With the arrival of their regular pay yesterday, the 30 teachers at Alexandra School who abandoned their students for an illegal 3 week strike learned that the government, school authorities and the taxpayers will tolerate this behaviour. They learned that the DLP government is too frightened of the government workers to take the reasonable action of docking their pay for missed days.

The students learned that the equation ‘work = paycheque’ is as invalid as the concept of ‘basic standards’ in employer – employee relations. By now the students have learned that there is not a hope in hell that the lost 3 weeks will be made up in any meaningful way. The students are not worried because they know that the teachers will pass them on anyway at the end of term. They learned that they must be passed on or the teachers would have to admit that the strike harmed the students and that the lost time was not made up for. So the students know they will be successful at the end of term.

The non-striking teachers also learned a lesson: they should have gone with the mob. The mob are the heroes, the non-striking teachers are the villains and fools: villains for not showing solidarity with the others and fools because there was no penalty.

There were many lessons learned during the illegal strike, but the biggest lesson came yesterday: from the Stuart Government when it sent the regular pay to the striking teachers.

Nation News: Not docked


Filed under Barbados, Education

A suggestion about the Alexandra School crisis

by Michele Robertson

I have been reading of the controversy regarding the Principal and teachers of the Alexandra School and the Ministry of Education.  I cannot understand why the people are not looking for a solution but seem to be divided along political lines. From reading the Nation newspaper online for the past three weeks I get the feeling that Mr Jeffrey Broomes is being backed by the Minister of Education, Mr Ronold Jones and the Democratic Labour Party .

There also seems to be inflexibility by some of the teachers at the Alexandria School. That inflexibility has been causing some educational problems for the students. I would suggest a possible solution to ensure that the students at Alexandra school do not suffer any longer.

I think that the powers that be can arrive at a solution along the following lines:

1.    The Principal be put on temporary leave for two weeks.
2.    The striking teachers are put on temporary leave for 2 weeks.
3.    Senior retired teachers like Mr Perry and teachers at other secondary schools give their time to Alexandra Secondary School to teach the classes affected by the dilemma.

That would give:

1. The student’s continuing education
2. A cooling off period for the striking teachers and the Principal
3. The Government, not the Minister of Education the chance to come up with a final solution.
I hope that these ideas could be considered by all of the parties involve and a solution reached.

Michele Robertson
Surrey, UK


Filed under Education

How do grade school textbooks portray Islam? New study may shock you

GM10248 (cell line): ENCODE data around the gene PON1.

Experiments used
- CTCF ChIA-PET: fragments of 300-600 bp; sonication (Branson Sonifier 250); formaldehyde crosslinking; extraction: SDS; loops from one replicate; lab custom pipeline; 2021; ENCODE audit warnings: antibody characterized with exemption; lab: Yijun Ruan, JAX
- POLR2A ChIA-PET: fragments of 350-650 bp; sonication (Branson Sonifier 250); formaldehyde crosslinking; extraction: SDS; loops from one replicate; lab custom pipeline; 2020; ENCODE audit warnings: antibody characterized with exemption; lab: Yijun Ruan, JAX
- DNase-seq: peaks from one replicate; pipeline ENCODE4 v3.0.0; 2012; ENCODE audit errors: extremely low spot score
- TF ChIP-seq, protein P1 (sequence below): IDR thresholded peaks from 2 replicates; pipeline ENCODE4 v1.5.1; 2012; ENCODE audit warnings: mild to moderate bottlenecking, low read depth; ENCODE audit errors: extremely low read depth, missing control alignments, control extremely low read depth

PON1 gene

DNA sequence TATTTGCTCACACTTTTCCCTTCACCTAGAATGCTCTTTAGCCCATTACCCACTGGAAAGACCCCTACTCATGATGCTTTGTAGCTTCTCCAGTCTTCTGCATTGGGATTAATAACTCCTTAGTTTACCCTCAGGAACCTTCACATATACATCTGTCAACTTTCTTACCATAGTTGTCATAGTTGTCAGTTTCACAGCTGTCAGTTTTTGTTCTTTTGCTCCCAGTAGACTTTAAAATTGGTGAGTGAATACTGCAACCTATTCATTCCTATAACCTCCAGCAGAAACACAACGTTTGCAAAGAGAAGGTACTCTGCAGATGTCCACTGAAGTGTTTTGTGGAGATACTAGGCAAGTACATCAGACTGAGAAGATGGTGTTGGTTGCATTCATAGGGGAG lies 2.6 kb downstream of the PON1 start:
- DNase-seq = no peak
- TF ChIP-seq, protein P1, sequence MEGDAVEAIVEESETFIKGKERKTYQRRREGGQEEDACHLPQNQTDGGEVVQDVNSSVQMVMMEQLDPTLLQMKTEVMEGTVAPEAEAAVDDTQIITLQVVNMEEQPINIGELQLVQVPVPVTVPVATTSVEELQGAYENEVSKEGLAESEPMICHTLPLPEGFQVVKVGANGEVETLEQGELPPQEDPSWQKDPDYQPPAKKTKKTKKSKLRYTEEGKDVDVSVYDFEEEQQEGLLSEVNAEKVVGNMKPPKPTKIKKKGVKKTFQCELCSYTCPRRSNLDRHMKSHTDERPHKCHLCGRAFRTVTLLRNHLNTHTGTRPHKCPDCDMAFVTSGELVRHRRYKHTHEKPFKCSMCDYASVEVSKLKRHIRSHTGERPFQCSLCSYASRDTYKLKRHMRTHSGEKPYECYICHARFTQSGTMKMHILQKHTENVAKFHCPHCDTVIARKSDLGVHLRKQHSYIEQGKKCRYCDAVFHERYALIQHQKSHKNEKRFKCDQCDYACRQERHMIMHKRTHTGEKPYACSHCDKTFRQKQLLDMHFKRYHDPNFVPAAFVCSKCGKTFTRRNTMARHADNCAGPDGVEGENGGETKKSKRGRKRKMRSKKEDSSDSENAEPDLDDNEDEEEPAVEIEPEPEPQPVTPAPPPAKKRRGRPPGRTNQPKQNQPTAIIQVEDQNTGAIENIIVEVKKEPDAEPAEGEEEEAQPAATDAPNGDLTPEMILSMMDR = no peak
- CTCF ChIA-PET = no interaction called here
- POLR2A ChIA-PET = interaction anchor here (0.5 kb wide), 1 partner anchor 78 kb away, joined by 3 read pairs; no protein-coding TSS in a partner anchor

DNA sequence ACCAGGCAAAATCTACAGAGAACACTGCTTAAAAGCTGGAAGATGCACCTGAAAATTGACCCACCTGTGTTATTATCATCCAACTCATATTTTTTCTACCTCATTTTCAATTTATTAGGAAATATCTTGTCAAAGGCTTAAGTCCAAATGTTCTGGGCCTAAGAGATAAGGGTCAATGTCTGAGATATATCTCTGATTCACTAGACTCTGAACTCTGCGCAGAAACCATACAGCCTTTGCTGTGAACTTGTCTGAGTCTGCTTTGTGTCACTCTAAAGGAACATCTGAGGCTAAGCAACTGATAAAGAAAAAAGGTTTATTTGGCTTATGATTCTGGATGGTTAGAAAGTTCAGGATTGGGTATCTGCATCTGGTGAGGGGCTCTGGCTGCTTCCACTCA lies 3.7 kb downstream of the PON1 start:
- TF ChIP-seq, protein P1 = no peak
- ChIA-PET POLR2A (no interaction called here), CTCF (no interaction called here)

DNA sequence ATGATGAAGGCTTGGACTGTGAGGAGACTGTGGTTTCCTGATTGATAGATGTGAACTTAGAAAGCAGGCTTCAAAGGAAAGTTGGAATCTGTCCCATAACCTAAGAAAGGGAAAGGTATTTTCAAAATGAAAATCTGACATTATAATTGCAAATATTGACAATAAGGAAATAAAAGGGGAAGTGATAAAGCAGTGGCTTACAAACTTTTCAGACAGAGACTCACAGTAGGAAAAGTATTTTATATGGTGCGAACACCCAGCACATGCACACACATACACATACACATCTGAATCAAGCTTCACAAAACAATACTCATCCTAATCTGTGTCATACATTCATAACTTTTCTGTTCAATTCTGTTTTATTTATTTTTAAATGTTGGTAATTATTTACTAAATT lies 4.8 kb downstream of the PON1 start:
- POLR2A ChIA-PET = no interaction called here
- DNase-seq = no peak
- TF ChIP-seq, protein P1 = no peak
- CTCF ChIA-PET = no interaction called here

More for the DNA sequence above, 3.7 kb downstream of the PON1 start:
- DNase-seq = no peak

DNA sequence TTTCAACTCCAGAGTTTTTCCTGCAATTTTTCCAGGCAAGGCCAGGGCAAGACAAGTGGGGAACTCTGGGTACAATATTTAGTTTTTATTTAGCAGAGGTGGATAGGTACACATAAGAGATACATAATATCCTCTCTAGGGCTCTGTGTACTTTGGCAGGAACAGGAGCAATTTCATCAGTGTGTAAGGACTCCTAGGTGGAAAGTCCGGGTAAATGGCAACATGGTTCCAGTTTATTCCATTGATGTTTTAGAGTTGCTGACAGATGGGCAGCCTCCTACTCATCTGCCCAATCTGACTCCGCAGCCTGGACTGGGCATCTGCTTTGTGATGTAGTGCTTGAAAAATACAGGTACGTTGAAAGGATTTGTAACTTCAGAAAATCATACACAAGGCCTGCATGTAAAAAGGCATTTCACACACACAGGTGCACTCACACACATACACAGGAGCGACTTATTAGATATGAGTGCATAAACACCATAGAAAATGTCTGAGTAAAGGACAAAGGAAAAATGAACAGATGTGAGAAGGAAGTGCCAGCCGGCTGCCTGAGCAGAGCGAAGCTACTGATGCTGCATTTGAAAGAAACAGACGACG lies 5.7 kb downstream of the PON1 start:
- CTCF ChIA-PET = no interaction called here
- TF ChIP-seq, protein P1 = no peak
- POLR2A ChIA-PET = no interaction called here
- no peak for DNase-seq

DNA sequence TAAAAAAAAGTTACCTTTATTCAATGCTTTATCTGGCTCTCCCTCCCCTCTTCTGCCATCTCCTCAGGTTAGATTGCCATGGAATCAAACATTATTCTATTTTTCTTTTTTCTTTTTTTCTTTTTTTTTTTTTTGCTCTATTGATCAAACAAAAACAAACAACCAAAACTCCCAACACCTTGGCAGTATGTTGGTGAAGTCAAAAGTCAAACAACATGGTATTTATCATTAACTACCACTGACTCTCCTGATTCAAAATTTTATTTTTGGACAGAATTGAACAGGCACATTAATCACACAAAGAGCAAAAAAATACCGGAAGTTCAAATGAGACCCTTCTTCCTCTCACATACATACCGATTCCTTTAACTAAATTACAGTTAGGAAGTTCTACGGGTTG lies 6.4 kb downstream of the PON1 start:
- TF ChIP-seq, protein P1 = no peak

ACT! for America Education releases alert about forthcoming study

Brigitte Gabriel - President, ACT! for America Education

Eighteen months ago ACT! for America Education launched an in-depth analysis of thirty-eight 6th through 12th grade textbooks, to see how they treated the subject of Islam.

The research has been completed, and what we have found will shock you. The historical falsehoods, bias and other misrepresentations of Islam in these textbooks are egregious and persistent.

We are currently completing the writing and final edits to the report, which will document over 245 errors in these various textbooks.

Here’s a small sample of what we found. Continue reading


Filed under Barbados, Education, Religion

Nigerian Islamic Sharia Court to hack off thieves’ hands – Barbados Muslim says that’s okay!

Why Barbados must fight against Islamic values and laws being taught in local schools

My Lord, Ladies and Gentlemen of the jury (obviously not an Islamic court because no women are allowed), I beg to introduce Fact #1…

“An Islamic sharia court in  Zamfara State has sentenced two men to amputation of their right wrists for stealing a bull, with the amputation to be carried out in public if it is given final approval.”

From the September 9, 2011 Vanguard News story: Sharia court sentences two to amputation for theft

And now for Fact #2, courtesy of a 14 year-old female student at Barbados Al-Falah Muslim School…

“Beheading..chopping off your hands, severe beatings,etc. Are strict Islamic rules and these are the things that were done during our prophets time and are continued till this day to follow the tradition, there is nothing wrong in it.”

Quoted in the November 26, 2010 BFP post Barbados Muslim Girls School, 14 year old student: “Nothing wrong with beheading, chopping off your hands, severe beatings”

Remember folks – nothing explains Islam better than ordinary Muslims talking about what they believe and what they are taught to believe.


Filed under Barbados, Crime & Law, Education, Religion